Banwen Ironworks is the most complete example of an ironworks to survive on the anthracite coalfield. It was built in 1845-48 and may only have produced some 80 tons of pig iron. The cowhouse next to Tonypurddyn Farm was the carpenter's shop and smithy for the works, and a pond to supply condensing and boiler water to the blast engine remains to the rear. A small stone hut in a nearby field was a railway weighbridge house and the weighbridge itself survives intact although buried. To the south are the foundations and ruins of Tai-Garreg, stone houses which housed the workers. Between the farm and the River Pyrddinis a huge masonry chrging bank with two substantially intact furnaces and acrumbling blast-engine house.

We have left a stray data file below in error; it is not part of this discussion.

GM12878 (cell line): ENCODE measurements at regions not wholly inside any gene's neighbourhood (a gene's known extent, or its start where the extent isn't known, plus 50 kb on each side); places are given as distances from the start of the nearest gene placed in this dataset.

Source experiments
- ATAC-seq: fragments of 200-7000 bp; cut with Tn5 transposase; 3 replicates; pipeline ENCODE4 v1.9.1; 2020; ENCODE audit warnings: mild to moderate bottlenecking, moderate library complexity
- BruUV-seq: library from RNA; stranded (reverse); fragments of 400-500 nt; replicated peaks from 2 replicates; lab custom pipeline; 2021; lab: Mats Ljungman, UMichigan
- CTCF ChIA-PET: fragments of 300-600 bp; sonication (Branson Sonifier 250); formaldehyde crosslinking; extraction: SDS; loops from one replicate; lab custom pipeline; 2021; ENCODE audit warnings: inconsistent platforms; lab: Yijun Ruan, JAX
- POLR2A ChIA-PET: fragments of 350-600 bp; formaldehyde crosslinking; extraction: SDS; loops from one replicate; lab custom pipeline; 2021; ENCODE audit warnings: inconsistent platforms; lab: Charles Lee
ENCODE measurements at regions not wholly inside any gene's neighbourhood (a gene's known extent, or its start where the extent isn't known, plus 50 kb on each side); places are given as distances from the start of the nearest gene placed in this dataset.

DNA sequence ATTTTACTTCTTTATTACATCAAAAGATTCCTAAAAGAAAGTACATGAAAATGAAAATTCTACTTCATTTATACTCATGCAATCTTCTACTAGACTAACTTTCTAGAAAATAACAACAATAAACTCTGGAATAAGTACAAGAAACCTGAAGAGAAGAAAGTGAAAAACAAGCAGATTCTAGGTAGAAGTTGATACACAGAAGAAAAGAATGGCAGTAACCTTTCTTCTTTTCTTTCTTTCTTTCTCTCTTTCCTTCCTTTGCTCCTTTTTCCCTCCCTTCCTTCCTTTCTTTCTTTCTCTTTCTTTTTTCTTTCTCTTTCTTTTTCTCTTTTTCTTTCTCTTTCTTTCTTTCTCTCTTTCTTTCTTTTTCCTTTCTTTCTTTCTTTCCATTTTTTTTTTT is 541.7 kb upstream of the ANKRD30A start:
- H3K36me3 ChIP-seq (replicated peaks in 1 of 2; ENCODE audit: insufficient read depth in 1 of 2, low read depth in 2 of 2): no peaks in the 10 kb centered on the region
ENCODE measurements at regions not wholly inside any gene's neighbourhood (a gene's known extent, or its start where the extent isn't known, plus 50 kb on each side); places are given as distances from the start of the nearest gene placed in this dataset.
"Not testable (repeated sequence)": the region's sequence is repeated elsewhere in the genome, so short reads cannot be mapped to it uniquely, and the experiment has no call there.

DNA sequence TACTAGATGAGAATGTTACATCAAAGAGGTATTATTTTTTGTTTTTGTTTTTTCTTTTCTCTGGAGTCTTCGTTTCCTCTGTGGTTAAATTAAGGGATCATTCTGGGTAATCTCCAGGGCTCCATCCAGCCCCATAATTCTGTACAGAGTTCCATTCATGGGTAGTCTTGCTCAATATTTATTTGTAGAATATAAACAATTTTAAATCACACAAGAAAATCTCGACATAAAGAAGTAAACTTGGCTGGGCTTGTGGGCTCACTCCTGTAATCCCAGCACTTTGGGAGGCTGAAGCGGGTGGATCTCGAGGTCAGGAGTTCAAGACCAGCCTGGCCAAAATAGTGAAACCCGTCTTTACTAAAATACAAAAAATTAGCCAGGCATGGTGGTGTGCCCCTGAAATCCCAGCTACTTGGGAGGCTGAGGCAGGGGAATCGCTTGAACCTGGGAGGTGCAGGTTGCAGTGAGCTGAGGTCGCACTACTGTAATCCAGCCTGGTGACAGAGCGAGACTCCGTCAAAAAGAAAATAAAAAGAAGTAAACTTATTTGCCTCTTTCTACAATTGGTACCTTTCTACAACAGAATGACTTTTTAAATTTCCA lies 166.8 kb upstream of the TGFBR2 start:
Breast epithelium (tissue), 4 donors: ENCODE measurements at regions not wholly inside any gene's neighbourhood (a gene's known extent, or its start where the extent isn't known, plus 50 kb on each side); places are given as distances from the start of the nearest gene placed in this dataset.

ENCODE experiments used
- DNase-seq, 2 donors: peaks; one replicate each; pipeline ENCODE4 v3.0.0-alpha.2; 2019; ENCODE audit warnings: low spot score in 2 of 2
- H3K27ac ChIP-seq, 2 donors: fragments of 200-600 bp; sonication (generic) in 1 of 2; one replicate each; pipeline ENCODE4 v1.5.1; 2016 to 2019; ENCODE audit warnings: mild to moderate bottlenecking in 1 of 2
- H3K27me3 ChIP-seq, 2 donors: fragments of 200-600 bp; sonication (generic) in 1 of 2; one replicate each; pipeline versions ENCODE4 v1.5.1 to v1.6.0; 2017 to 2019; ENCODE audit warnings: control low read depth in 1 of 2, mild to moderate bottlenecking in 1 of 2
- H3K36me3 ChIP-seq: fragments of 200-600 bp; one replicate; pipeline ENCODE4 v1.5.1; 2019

(Site entry from "A Guide to the Industrial Archaeology of the Swansea Region", Association for Industrial Archaeology, 2nd Edition, 1989)
J Hill 24.10.2003
The Ironworks were connected by an edge-railway to the Brecon Forest Tramroad which ran from the Swansea Canal at Cae'r-lan over the uplands of the newly enclosed Fforest Fawr to the Tramroad Wharf near Sennybridge.
Published as part of Stephen Hughes, 'The Archaeology of an Early Railway System: The Brecon Forest Tramroads' (RCAHMW, Aberystwyth, 1990), Fig. 13, page 27.
Stephen R. Hughes, 08.09.2007.